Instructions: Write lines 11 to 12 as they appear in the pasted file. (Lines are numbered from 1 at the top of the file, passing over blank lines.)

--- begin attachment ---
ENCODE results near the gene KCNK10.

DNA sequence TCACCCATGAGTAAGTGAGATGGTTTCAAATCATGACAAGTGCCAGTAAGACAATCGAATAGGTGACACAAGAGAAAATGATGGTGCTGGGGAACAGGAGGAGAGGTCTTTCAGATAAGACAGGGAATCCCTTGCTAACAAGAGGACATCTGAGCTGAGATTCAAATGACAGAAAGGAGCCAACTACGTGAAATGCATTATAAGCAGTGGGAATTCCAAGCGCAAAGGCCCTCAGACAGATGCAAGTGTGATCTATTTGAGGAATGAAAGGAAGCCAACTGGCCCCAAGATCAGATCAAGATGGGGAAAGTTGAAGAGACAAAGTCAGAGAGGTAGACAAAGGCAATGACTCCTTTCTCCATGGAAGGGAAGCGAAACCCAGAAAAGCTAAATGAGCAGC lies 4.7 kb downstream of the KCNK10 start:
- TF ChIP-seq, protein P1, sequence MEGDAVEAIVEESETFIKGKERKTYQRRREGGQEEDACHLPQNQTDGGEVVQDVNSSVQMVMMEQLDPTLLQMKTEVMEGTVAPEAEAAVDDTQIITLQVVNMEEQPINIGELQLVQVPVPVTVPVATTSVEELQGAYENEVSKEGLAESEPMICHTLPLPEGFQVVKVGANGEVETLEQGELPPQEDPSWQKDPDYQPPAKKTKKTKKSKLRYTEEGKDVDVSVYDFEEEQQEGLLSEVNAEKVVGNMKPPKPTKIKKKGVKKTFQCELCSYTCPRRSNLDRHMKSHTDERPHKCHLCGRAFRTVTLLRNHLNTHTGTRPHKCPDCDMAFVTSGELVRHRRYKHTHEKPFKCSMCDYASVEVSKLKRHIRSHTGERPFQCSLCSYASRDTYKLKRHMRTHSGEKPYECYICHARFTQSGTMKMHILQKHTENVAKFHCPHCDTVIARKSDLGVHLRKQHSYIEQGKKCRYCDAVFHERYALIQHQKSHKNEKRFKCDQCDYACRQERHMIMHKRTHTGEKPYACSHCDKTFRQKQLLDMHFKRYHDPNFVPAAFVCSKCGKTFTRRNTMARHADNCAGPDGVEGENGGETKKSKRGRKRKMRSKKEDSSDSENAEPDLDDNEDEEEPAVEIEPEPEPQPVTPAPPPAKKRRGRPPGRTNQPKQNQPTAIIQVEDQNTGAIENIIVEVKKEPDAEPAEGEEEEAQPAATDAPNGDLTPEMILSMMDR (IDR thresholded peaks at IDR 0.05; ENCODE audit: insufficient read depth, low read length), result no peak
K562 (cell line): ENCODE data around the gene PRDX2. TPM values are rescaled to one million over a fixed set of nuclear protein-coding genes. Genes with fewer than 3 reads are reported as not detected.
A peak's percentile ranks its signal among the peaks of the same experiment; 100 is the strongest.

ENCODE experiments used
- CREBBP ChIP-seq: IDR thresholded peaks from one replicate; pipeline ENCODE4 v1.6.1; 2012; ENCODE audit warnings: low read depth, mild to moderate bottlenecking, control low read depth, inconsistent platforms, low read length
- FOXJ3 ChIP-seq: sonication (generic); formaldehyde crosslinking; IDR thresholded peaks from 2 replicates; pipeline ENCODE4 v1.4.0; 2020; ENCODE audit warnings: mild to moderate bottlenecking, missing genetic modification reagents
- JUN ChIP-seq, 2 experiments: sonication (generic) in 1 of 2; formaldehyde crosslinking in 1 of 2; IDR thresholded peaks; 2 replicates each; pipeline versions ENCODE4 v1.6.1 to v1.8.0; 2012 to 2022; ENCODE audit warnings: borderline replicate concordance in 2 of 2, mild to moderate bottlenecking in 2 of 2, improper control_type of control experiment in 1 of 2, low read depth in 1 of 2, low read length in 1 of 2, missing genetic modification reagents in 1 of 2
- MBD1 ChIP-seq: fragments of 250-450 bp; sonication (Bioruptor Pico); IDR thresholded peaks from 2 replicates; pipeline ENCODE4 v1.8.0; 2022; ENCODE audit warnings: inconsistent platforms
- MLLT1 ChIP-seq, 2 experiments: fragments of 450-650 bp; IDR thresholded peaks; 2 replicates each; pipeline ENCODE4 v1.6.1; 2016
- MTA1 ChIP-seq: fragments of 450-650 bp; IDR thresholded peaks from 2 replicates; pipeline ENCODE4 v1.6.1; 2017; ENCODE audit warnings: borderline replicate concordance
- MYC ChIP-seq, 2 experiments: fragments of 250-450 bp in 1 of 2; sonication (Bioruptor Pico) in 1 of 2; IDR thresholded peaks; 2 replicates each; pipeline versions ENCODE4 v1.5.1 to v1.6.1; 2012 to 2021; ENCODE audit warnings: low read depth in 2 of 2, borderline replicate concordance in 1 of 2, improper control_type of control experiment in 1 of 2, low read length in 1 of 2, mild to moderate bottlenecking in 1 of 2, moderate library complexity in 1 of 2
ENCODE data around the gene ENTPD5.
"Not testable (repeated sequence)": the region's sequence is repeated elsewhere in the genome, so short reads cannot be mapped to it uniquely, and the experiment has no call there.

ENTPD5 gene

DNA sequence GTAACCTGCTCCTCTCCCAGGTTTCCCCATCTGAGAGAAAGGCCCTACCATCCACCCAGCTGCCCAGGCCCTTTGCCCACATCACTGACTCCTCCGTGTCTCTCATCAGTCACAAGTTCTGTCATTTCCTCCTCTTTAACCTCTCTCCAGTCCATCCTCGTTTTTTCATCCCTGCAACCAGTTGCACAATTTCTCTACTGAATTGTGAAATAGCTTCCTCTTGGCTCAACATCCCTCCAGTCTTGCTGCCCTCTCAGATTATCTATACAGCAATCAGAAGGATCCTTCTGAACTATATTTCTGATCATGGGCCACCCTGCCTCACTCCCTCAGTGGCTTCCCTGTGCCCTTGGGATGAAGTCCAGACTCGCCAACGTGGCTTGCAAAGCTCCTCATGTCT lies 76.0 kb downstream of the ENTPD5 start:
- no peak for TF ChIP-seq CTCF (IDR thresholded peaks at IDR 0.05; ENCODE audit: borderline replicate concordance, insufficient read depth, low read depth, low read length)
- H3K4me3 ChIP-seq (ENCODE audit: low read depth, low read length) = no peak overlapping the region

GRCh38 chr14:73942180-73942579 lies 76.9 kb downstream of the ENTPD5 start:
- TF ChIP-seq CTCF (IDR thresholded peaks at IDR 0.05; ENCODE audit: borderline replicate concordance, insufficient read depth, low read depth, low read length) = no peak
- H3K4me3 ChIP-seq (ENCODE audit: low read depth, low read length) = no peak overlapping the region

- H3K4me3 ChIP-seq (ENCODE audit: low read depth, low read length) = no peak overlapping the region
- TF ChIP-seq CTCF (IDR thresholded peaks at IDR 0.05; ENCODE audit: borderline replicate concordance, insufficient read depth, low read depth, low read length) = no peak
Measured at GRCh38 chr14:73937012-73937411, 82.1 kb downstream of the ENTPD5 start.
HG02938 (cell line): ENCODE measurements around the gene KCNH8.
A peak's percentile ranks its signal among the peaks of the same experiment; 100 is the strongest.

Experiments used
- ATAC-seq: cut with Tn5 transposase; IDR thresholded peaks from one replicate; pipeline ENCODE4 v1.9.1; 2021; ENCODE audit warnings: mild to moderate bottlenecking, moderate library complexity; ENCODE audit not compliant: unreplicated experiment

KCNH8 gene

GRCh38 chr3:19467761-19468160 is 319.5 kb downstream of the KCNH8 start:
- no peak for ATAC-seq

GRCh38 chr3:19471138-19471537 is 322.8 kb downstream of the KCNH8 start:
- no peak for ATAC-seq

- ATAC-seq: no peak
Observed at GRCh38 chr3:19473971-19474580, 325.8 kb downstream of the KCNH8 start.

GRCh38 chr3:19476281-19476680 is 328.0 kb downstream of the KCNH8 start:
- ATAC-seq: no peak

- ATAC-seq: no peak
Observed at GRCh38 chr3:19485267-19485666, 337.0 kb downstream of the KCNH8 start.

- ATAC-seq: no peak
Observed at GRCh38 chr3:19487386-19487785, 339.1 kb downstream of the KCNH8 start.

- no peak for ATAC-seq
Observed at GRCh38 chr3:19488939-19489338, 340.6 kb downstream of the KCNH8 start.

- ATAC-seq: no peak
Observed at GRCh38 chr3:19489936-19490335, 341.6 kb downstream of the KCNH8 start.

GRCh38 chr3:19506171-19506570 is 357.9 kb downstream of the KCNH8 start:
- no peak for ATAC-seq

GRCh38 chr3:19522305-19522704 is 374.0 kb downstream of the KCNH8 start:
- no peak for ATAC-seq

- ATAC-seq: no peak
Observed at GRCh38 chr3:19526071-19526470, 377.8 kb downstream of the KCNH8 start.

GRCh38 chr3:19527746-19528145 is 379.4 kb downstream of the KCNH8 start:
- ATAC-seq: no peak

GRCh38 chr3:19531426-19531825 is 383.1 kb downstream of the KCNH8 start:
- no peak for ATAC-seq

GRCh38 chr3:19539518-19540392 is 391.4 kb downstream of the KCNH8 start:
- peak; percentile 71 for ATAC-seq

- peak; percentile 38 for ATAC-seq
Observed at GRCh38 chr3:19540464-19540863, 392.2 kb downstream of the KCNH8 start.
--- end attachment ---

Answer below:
- MLLT1 ChIP-seq, 2 experiments: fragments of 450-650 bp; IDR thresholded peaks; 2 replicates each; pipeline ENCODE4 v1.6.1; 2016
- MTA1 ChIP-seq: fragments of 450-650 bp; IDR thresholded peaks from 2 replicates; pipeline ENCODE4 v1.6.1; 2017; ENCODE audit warnings: borderline replicate concordance